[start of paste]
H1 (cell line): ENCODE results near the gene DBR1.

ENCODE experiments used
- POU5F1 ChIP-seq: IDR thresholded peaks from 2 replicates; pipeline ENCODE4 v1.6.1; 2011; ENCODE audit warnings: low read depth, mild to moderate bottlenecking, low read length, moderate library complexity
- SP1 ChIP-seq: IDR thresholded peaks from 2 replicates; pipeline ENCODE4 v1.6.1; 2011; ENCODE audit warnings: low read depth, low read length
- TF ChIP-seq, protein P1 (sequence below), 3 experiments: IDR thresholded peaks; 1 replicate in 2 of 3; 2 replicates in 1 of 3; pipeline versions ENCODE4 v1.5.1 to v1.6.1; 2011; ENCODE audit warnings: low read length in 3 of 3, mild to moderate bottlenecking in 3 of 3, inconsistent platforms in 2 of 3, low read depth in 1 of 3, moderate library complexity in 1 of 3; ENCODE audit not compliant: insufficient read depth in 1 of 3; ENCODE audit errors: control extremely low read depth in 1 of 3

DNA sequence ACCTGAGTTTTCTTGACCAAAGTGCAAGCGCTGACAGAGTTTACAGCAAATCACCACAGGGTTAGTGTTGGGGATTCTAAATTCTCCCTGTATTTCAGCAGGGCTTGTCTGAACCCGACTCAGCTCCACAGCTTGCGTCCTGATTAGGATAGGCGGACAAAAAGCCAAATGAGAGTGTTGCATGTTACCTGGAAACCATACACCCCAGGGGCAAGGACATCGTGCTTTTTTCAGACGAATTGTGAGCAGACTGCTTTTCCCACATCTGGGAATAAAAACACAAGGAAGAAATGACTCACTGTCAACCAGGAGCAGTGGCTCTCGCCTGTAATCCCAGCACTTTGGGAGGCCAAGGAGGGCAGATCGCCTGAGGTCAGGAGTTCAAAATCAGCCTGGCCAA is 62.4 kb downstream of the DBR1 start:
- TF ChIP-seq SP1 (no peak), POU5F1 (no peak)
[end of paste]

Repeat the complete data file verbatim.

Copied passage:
H1 (cell line): ENCODE results near the gene DBR1.

ENCODE experiments used
- POU5F1 ChIP-seq: IDR thresholded peaks from 2 replicates; pipeline ENCODE4 v1.6.1; 2011; ENCODE audit warnings: low read depth, mild to moderate bottlenecking, low read length, moderate library complexity
- SP1 ChIP-seq: IDR thresholded peaks from 2 replicates; pipeline ENCODE4 v1.6.1; 2011; ENCODE audit warnings: low read depth, low read length
- TF ChIP-seq, protein P1 (sequence below), 3 experiments: IDR thresholded peaks; 1 replicate in 2 of 3; 2 replicates in 1 of 3; pipeline versions ENCODE4 v1.5.1 to v1.6.1; 2011; ENCODE audit warnings: low read length in 3 of 3, mild to moderate bottlenecking in 3 of 3, inconsistent platforms in 2 of 3, low read depth in 1 of 3, moderate library complexity in 1 of 3; ENCODE audit not compliant: insufficient read depth in 1 of 3; ENCODE audit errors: control extremely low read depth in 1 of 3

DNA sequence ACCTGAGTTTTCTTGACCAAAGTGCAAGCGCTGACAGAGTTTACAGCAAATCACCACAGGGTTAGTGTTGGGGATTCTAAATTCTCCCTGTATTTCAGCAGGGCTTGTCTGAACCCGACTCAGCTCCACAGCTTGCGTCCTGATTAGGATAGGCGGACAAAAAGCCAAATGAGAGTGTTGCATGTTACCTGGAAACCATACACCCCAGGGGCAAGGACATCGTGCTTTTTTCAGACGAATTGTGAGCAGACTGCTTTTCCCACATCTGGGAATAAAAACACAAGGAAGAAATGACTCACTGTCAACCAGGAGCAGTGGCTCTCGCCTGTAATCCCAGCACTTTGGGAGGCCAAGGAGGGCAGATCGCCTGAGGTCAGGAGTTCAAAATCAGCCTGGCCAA is 62.4 kb downstream of the DBR1 start:
- TF ChIP-seq SP1 (no peak), POU5F1 (no peak)